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Cooperation across boroughs and boundaries helped keep Wales active

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More cooperation across the boroughs and boundaries that divide Wales will ensure a fitter and healthier nation, according to Newport Live chief executive Steve Ward.

As various lockdowns and restrictions brought on by Covid-19 continue to effect the lives of everyone, local authorities have had to act quickly to ensure people can still have access to facilities.

Across Gwent, local government and leisure providers decided to pool their resources in a bid to ensure locked down did not mean locked out.

Newport Live – a charitable trust which provides, sport, leisure and cultural services across the city – decided to work with other providers to offer a single pass across the area so that local restrictions did not leave people prevented from using their nearest venue.

The result was Gwent Live – an umbrella organisation consisting of Aneurin Leisure (Blaenau Gwent), Caerphilly County Borough Council Sport & Leisure Services, MonLife (Monmouth), Newport Live and Torfaen Leisure Trust.

Customers who had a membership with one leisure provider were able to attend their local gyms or leisure centre whilst the local lockdown remained in place.

Active Gwent

“The challenge was to keep customers active, who, through no fault of their own, found that their local area had gone into lockdown and so they couldn’t use the facilities that they normally use,” says Ward.

“Or, they might have been working in one area and living in another, with facilities having closed. This co-operation meant they could use their local facility, even if their membership was for a facility further afield, say near their workplace.”

Active Gwent was initially intended to run until October 31, but it was extended to cover the firebreak period – even though facilities were closed and the help and advice was virtual through online offerings.

But such has been the success in keeping people able to do some kind of activity on their doorstep, the concept is likely to stay.

“Active Gwent will continue because we as partners have talked for a while about having an Active Gwent card, and membership, and about having customers able to move across borders,” adds Ward.

There will not though, says Ward, be a single unified pass across the region that enables access to all facilities - simply because of variations in what authorities can offer and capacity limits.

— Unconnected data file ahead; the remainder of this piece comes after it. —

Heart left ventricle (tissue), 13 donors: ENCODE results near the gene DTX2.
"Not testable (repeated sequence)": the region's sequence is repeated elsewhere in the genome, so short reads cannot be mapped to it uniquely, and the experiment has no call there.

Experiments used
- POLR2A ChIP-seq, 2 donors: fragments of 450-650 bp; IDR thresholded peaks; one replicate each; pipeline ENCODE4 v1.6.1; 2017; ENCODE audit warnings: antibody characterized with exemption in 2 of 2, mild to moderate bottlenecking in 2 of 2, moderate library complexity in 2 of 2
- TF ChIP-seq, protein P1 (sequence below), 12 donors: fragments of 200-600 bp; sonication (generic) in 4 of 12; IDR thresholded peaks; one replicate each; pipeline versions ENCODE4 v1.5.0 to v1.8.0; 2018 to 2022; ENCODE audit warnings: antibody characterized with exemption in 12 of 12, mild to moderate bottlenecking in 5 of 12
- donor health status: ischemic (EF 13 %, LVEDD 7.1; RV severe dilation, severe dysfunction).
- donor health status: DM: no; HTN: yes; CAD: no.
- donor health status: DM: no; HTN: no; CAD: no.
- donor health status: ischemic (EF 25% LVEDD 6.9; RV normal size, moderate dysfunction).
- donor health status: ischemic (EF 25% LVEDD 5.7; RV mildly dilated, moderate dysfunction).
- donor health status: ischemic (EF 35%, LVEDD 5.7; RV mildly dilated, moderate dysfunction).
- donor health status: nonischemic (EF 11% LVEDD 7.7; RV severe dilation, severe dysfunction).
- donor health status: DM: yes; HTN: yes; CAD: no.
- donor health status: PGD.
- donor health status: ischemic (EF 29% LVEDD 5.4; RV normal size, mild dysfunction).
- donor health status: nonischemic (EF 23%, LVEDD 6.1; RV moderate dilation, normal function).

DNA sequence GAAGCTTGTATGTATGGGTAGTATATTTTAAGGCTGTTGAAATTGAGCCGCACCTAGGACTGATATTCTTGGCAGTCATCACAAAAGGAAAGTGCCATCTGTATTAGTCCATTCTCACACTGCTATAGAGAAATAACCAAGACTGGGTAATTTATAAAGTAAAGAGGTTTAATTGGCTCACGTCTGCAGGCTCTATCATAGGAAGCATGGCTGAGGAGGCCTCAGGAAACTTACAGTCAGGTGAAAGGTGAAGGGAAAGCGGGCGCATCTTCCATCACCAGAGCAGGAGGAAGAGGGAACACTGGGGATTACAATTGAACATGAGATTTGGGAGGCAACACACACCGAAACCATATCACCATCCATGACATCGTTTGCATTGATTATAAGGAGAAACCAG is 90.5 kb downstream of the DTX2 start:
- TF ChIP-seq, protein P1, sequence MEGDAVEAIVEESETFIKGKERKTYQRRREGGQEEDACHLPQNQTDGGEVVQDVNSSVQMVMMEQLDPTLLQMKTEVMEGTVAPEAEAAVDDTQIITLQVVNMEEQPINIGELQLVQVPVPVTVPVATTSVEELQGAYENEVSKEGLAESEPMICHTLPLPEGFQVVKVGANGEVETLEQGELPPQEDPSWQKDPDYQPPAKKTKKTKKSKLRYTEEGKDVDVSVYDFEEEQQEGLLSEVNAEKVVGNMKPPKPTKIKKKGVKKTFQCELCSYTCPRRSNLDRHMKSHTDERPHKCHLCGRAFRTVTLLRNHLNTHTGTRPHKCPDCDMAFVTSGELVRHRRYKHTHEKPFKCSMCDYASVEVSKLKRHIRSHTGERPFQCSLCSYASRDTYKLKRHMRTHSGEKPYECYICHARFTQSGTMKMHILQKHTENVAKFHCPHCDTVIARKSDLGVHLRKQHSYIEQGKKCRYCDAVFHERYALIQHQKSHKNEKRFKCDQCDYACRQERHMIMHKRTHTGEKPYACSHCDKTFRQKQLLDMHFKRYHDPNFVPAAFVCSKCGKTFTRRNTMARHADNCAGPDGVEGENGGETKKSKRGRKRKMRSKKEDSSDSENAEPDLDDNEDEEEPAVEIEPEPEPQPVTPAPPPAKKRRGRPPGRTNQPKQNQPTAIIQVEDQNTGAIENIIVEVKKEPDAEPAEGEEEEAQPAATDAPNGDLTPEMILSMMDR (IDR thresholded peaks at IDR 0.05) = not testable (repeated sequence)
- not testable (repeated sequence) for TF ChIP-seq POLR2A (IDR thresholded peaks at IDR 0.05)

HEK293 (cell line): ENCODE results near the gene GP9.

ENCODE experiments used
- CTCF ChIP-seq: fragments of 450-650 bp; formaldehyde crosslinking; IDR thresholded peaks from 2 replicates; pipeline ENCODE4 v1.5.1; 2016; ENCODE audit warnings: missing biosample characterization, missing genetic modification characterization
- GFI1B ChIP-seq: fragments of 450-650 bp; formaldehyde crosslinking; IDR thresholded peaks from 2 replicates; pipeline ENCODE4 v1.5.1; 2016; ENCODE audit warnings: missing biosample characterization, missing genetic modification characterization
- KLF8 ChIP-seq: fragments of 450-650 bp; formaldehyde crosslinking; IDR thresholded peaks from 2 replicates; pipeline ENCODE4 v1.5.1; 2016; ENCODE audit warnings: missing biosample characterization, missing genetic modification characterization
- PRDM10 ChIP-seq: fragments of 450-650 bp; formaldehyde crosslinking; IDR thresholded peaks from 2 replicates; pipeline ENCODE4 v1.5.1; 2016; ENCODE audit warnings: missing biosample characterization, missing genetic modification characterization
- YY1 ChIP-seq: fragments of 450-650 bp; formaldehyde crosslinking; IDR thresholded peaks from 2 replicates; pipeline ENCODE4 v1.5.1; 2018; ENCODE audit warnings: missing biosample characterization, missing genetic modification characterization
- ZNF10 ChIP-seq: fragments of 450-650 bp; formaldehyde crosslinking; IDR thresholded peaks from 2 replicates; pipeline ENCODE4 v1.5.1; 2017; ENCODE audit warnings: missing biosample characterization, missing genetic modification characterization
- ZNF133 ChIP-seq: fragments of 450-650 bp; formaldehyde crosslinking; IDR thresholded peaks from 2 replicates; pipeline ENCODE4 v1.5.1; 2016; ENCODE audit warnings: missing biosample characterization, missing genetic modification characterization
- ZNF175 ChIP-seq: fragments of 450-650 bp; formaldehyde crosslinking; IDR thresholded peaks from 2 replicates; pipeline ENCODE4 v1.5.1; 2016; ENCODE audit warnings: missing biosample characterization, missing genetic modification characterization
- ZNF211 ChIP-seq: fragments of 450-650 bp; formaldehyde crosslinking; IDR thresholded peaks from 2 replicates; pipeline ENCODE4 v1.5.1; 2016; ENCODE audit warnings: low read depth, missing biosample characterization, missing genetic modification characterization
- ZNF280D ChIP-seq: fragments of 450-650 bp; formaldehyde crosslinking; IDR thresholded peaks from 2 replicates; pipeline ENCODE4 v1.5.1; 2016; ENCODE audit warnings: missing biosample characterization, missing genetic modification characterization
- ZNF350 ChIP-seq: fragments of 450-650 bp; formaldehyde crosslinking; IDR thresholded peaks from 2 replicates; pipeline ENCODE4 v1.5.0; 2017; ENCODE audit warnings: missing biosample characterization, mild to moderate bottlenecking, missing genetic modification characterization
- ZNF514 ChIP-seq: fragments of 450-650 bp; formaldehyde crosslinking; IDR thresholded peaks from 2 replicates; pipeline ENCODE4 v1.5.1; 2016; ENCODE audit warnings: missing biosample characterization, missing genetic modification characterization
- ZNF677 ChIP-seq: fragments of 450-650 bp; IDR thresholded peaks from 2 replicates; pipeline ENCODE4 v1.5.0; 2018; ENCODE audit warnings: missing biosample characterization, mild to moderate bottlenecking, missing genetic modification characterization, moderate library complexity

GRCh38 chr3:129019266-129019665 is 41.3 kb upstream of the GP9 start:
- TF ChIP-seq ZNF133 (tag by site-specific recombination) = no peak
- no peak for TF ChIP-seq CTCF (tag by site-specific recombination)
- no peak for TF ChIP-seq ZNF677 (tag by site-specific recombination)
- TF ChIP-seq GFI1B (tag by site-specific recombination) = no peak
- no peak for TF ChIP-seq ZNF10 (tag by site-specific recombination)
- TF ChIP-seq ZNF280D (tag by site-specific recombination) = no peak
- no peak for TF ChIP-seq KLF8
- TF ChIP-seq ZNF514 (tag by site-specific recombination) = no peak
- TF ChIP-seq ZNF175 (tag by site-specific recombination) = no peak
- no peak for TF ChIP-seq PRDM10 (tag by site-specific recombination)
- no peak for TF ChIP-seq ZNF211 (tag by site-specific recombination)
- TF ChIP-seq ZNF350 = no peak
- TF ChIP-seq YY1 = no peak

Newport know-how 

“The commitment is to work together and to find a unified way of working where you've got capacity. So it doesn't displace people and it doesn't undermine the operations because they still will be unique.

“So, we are not combining separate entities, but we’re working together to allow customers to be able to access services in their local community. That will stay, but we just have to work through the detail.”

The Active Gwent scheme was not the first time Newport has been at the forefront during the pandemic.

For grass roots sport, elite athletes and recovering Covid-19 sufferers, the city and region has been playing a prominent role.

When elite swimmers returned to the pool it was to Newport that the dozen or so of Wales’ leading swimmers headed as a deal was struck that made more financial sense to open Newport Leisure Centre than the Olympic-size pool in Swansea.

The Newport Velodrome was quickly made available to Wales’ leading cyclists once the early lockdown was lifted, while the venue has also hosted a coronavirus recovery programme.

Health Is Wealth

Patients have been using the state-of-the-art facility as part of their recovery plan and valuable research has been detailed.

Ward adds: “The important thing has been that we have a really good relationship with the Health Board, so we were able to facilitate what they required.”

The Newport Live CEO admits there are still plenty of challenges ahead for all local authorities and leisure providers, though, not least financial ones.

His organisation are themselves having to make some redundancies but he concedes: “Times are going to be very difficult, but we have an obligation as a sector to make sure that price is not a barrier to participation.

“Most in the public sector have very good concessionary policies, and I think those concessionary policies are now going to be pivotal in Wales as we go forward.

“Everyone knows the true value of physical activity. Our health is our wealth.”

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